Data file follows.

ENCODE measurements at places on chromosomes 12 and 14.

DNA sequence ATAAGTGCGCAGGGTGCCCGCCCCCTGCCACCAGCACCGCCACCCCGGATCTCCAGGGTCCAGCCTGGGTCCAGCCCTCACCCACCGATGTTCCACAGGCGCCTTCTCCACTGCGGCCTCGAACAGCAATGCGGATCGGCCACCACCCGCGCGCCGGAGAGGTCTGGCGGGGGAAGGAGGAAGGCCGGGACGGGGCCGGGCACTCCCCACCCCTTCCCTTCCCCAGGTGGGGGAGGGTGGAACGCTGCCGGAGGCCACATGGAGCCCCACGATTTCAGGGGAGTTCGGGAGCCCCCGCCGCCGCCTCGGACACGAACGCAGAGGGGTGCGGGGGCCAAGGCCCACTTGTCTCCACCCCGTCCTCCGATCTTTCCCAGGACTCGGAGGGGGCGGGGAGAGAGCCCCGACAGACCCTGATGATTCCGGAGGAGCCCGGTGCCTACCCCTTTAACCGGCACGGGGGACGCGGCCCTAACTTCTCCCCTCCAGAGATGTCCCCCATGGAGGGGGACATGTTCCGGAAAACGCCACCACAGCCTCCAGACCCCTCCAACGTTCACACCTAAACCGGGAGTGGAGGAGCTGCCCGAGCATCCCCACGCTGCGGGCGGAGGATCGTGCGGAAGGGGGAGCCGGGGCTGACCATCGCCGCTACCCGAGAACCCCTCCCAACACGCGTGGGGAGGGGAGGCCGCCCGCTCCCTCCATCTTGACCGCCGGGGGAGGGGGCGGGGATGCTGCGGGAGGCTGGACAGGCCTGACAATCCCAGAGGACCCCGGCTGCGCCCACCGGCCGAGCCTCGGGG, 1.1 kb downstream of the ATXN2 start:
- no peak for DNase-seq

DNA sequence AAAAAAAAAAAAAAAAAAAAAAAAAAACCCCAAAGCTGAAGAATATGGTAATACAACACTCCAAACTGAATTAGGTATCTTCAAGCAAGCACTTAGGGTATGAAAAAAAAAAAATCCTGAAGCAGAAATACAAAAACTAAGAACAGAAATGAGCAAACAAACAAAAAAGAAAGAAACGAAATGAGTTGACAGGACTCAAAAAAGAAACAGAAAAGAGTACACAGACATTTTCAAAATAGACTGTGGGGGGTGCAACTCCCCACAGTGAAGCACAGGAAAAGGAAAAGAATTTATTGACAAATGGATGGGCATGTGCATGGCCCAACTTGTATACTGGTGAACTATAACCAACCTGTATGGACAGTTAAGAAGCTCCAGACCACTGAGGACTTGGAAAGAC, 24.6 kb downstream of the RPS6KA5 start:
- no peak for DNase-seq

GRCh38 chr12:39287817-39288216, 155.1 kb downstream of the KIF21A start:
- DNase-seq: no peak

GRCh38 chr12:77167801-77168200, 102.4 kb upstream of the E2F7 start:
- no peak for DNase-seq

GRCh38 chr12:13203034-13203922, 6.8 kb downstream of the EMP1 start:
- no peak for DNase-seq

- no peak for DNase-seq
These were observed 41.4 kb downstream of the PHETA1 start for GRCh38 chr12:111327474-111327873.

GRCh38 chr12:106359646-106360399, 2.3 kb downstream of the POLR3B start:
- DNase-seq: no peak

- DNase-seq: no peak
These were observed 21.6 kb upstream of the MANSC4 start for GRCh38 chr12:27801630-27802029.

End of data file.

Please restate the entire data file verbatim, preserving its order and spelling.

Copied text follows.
ENCODE measurements at places on chromosomes 12 and 14.

DNA sequence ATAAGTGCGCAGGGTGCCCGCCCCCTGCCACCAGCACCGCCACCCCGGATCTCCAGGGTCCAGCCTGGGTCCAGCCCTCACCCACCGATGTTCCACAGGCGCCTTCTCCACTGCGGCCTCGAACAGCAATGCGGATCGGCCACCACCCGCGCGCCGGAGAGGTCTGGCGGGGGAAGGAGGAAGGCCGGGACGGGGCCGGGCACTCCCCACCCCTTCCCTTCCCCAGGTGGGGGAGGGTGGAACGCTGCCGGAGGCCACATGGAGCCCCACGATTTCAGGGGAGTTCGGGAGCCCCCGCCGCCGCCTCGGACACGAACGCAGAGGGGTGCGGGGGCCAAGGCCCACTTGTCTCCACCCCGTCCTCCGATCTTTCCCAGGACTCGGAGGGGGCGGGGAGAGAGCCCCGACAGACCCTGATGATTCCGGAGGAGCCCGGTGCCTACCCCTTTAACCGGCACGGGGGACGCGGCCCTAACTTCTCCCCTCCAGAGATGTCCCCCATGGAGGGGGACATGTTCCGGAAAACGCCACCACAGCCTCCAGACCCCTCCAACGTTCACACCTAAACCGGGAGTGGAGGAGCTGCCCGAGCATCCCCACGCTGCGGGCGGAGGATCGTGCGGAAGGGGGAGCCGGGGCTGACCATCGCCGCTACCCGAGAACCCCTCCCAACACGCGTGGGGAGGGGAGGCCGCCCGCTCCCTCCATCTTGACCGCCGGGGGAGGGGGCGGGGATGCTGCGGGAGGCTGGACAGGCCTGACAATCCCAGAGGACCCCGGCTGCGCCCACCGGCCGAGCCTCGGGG, 1.1 kb downstream of the ATXN2 start:
- no peak for DNase-seq

DNA sequence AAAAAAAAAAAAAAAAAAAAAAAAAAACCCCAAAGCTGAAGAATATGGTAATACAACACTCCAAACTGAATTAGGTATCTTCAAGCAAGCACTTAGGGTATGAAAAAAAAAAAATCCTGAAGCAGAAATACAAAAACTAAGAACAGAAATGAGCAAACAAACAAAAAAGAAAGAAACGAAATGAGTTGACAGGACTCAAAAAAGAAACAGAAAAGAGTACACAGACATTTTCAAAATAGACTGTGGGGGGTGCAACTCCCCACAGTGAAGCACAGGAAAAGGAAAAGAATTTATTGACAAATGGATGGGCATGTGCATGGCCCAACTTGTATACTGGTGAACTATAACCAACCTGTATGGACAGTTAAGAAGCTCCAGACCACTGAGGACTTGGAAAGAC, 24.6 kb downstream of the RPS6KA5 start:
- no peak for DNase-seq

GRCh38 chr12:39287817-39288216, 155.1 kb downstream of the KIF21A start:
- DNase-seq: no peak

GRCh38 chr12:77167801-77168200, 102.4 kb upstream of the E2F7 start:
- no peak for DNase-seq

GRCh38 chr12:13203034-13203922, 6.8 kb downstream of the EMP1 start:
- no peak for DNase-seq

- no peak for DNase-seq
These were observed 41.4 kb downstream of the PHETA1 start for GRCh38 chr12:111327474-111327873.

GRCh38 chr12:106359646-106360399, 2.3 kb downstream of the POLR3B start:
- DNase-seq: no peak

- DNase-seq: no peak
These were observed 21.6 kb upstream of the MANSC4 start for GRCh38 chr12:27801630-27802029.